Wildlife and bird viewing
Activity #1: Record sightings on the game drives & walks
This is the traditional game drive and safari walk with a difference! We encourage our guests to record sightings of large mammals during their drives and walks. These records form the backbone of our data to confirm the populations are continuing to recover. Sightings are added to our seasonal sighting record map that enjoys a proud place in the camp lounge and is the source of many interesting discussions.
GET MORE INVOLVED: For those guests who are interested, we encourage them to take facial close-ups of lions and leopards for our mammal census. Each individual is identifiable from the unique whisker spots found on each side of the face. Other characteristics such as ear tears, facial shapes and scars are also useful. The African wild dogs’ coat patterns are similarly unique to each individual and can be used to identify individuals. Side view pictures of wild dogs are most welcome for our data on Luambe’s wild dog pack.
Activity #2: Sleep-outs and outdoor dining.
Luambe Camp is the only camp in Luambe National Park and as a result, we are able to offer unique sleep outs and bush dining that are harder to do in the busier parts of the Luangwa. Experience what a night out in the Luangwa is like after a great meal and in complete safety with our guides and armed scouts.
These activities need to be arranged with management in camp but are a real highlight of a visit to Luambe!
Activity #3: Recording the leopards of Luambe
Leopard research has a long tradition in Luambe and the smallest home-range of any leopard has been reported from Luambe NP (Ray 2011, Ray-Brambach et al. 2018). Leopards do regularly come to drink at the camp’s waterhole. The Luambe Leopard program uses game drive sightings and camera trap images to build up the ‘Luambe leopard family tree’ by identifying various individuals. Help our team by photographing leopard faces or installing and setting up camera traps throughout the park to build our leopard family tree
Activity #4: Gentle giants on the increase – Luambe’s giraffes
Giraffes are increasingly becoming recognized as a species of conservation concern. After many years of absence, the Luangwa-endemic Thornicroft’s giraffe re-appeared in Luambe in 2014 when two odd bulls were found close to camp. In the years to follow, more giraffe turned up and a small population established and began to breed. In 2020 , a pair of twins arrived! Apart from South Luangwa National Park, Luambe is the only protected area with a reproducing population of Thornicroft’s giraffe. Similar to leopards, the giraffe coat pattern shows a high degree of individual variation and can be used as a cost‐effective, non‐invasive way to study populations. Help our team with your pictures of giraffes to increase our giraffe data.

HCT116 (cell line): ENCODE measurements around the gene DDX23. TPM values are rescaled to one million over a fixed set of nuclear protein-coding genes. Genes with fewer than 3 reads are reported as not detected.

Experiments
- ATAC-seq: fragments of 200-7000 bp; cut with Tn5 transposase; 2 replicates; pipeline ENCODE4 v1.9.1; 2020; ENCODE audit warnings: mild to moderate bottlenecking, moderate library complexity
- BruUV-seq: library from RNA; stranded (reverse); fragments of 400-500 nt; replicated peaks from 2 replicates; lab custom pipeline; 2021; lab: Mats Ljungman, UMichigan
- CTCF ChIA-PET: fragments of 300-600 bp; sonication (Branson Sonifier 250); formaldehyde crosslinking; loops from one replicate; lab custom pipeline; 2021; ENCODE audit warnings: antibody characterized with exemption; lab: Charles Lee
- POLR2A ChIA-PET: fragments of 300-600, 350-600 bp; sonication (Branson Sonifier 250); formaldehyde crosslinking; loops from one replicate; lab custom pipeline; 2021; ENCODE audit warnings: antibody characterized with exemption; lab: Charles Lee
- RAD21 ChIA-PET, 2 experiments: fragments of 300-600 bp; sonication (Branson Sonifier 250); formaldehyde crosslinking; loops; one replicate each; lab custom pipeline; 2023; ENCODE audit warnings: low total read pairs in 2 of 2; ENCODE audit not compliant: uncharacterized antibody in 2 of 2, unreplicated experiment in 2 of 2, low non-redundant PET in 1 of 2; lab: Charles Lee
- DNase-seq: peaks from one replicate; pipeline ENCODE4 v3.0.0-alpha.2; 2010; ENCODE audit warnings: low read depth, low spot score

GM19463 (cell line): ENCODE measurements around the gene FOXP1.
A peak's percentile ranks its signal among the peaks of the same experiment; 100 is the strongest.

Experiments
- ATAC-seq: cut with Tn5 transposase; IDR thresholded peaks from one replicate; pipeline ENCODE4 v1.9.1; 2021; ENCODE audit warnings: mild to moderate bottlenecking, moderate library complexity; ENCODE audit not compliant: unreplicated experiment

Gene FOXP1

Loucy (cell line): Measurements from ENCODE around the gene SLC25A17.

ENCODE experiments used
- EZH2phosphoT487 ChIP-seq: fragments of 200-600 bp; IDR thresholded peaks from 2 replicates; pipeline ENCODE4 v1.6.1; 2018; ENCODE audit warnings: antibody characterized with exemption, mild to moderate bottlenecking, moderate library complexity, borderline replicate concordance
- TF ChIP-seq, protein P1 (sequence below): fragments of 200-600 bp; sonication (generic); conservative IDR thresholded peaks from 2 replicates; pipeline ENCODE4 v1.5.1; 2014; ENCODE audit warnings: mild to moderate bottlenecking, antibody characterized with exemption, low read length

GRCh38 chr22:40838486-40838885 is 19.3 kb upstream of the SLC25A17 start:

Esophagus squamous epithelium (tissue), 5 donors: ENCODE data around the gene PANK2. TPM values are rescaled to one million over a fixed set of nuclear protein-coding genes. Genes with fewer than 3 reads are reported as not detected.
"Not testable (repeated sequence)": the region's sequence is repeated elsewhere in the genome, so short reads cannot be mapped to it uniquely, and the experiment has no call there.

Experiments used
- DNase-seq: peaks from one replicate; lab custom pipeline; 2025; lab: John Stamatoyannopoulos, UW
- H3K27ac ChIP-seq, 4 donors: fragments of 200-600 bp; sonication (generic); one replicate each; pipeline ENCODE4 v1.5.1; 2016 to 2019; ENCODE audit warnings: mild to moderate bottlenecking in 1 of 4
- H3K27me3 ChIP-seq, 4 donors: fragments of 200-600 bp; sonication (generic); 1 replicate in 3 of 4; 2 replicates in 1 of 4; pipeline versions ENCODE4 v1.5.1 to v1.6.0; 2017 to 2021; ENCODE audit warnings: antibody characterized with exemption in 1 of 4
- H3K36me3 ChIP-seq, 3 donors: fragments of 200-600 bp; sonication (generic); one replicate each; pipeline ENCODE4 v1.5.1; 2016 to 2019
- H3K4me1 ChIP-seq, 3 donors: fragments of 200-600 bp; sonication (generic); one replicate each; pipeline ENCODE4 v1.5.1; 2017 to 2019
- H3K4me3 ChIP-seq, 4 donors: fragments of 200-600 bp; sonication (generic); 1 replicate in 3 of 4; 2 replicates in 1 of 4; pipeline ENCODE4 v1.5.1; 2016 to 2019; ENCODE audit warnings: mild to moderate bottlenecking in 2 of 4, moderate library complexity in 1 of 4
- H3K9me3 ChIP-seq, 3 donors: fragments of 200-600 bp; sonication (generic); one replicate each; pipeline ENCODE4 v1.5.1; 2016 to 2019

Activity #5: Bird tagging and identification
Luambe is home to four vulture species which are all decreasing dramatically! Join the Luambe Conservation Project researchers with their vital work in understanding and protecting the Luangwa Valley’s vulture and crested crane populations. When possible, guests can join the LCP team and attend tagging exercises and other scientific research activities.
For the avid birdwatcher, abundant species of bird are regularly seen in Luambe: these include raptors such as the martial eagle, tawny eagle and African fish eagles. Our guided birding walks of the area around Luambe Camp can be spectacular with specials such as African skimmer, racket-tailed roller, Pel’s fishing owl, white-backed night-heron and Lilian’s lovebirds. Seasonal movements of the before mentioned species may mean these birds are not around when you visit.
Activity #6: Understand the community dynamics
Luambe has various communities that border the park. We work closely with Chitungulu and we welcome guests to join us in understanding the challenges these communities face when living next to wildlife areas. Guests are welcomed to see elephant proof maize storage, assist with bee hive fencing and chilli planting which reduce human – wildlife conflict. Additionally, we support a lot of work in the education sector focusing on stressing the importance of protecting wildlife to the next generation. We encourage locals to produce basketry and wood carvings through the Chitungulu Foundation.
Activity #7: Carmine conservation and coffee OR cocktails
For only a few weeks a year, between September and the end of October, Luambe is splashed with colour by Luangwa’s favourite visitors – the carmine bee eaters. Large flocks of these migratory birds dig their burrows and lay their eggs in the vertical Luangwa riverbanks, offering guests the rare opportunity to savour a cup of ‘Carmine Coffee’ or enjoy cocktail sundowner’s during their breeding season.
But believe it or not, these birds are often the target of feather poachers. Regular monitoring of Luambe’s breeding colonies, keeping accurate nest and population counts is vital to know that they are being protected. Luambe Conservation Project records nest sites and numbers annually to ensure the populations are thriving
Activity #8: See law-enforcement at work
Proper and regular law enforcement is the decisive factor to ensure long-term survival of Luambe National Park. We are very grateful that in 2019, the Department of National Parks and Wildlife of Zambia increased the number of scouts in Luambe National Park. In addition, the scout training programme of the International Fund for Animal Welfare has taken place in and around Luambe National Park in 2019 and 2020. Ever since then, a number of poachers and illegal miners have been apprehended. Join our scouts on an educational anti-snaring patrol where they teach you to look for the tell-tale signs of incursions, tracks and poachers.